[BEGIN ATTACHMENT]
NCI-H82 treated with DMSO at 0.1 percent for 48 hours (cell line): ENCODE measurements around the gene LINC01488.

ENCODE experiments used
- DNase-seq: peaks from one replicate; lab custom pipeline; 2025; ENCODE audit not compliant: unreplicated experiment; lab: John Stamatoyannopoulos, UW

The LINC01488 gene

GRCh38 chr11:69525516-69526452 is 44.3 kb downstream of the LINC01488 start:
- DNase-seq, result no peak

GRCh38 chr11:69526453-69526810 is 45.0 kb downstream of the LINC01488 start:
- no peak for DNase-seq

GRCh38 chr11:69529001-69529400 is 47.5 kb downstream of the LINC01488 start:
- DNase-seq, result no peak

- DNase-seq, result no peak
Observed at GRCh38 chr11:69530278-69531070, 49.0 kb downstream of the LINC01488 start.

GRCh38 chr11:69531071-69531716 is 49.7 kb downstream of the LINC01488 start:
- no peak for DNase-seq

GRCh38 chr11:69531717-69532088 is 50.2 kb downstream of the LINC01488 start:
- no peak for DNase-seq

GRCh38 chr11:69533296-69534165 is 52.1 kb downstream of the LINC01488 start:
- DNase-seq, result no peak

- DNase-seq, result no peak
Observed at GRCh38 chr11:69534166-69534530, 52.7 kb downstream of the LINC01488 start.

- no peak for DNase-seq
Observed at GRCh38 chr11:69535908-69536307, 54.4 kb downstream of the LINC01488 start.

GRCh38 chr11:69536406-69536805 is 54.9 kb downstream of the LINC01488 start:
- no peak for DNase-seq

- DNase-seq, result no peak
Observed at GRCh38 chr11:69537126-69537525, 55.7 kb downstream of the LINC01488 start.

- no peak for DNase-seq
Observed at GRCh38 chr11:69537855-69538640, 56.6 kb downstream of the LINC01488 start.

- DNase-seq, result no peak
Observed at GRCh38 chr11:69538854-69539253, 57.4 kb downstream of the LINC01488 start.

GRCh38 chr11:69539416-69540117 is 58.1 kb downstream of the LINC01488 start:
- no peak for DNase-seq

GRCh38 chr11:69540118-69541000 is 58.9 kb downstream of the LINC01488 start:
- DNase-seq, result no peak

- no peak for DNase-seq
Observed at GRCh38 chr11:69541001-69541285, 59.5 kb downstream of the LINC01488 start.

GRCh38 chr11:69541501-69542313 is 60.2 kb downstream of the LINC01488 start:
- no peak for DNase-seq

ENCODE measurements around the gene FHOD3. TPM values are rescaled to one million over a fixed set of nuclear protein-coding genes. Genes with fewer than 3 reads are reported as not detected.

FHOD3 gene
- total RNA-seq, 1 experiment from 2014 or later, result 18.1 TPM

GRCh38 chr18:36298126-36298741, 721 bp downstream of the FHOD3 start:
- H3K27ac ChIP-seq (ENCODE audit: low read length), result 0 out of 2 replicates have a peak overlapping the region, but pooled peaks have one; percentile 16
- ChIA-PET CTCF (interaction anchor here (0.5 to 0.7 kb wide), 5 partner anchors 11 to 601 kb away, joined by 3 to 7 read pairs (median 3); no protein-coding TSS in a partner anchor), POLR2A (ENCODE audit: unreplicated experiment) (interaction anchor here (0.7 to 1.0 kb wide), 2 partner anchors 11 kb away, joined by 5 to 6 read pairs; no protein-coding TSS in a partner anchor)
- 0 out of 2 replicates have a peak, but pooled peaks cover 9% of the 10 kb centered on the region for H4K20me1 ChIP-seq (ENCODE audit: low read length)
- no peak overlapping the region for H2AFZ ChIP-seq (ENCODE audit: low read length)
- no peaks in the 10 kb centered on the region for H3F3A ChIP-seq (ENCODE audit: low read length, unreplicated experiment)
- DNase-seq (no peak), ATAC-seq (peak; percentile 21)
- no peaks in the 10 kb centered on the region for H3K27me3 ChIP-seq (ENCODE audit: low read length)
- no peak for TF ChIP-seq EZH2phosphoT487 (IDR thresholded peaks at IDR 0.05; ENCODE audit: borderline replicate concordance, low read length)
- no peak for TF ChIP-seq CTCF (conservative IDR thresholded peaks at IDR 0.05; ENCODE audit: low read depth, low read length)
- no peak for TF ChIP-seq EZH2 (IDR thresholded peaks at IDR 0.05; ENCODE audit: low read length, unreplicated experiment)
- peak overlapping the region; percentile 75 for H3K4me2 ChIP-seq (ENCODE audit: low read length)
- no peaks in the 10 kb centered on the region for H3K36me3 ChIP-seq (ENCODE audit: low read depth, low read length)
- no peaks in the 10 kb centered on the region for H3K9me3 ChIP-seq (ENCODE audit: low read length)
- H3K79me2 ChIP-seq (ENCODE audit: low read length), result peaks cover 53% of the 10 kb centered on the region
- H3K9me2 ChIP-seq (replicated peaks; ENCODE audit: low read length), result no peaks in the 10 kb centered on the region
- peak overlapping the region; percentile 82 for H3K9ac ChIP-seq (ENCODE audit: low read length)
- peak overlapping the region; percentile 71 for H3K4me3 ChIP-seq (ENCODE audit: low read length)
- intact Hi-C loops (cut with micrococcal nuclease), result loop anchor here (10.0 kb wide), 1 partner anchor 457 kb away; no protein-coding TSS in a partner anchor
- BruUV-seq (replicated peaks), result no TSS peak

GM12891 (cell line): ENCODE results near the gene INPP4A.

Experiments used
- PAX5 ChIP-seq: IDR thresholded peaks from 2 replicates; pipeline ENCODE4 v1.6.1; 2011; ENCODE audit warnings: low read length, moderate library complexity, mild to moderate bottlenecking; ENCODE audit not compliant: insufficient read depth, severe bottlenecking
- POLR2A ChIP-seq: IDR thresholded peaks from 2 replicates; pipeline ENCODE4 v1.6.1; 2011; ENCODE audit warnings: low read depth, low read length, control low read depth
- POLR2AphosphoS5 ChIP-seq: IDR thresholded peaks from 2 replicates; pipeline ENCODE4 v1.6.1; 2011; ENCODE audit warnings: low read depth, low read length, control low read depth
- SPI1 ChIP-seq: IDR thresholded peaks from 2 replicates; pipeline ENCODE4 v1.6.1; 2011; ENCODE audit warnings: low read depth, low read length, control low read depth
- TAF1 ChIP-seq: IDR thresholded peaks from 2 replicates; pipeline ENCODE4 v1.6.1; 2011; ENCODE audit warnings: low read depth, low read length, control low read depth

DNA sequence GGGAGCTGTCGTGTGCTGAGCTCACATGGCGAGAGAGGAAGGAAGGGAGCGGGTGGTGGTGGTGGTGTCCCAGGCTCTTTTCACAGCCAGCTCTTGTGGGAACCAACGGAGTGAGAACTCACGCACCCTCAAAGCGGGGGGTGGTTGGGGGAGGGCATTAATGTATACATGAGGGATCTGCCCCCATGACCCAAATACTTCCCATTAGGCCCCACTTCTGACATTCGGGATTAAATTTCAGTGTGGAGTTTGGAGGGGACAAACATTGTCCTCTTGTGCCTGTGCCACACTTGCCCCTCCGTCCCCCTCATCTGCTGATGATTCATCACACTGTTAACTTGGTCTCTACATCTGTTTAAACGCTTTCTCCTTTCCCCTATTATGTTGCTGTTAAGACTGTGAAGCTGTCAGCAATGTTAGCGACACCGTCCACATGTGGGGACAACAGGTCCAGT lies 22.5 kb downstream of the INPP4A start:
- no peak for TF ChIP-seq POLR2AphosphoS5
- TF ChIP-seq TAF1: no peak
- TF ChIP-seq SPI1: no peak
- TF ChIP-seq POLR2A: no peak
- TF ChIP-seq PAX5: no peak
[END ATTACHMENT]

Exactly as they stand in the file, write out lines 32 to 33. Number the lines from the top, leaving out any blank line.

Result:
- no peak for DNase-seq

GRCh38 chr11:69540118-69541000 is 58.9 kb downstream of the LINC01488 start: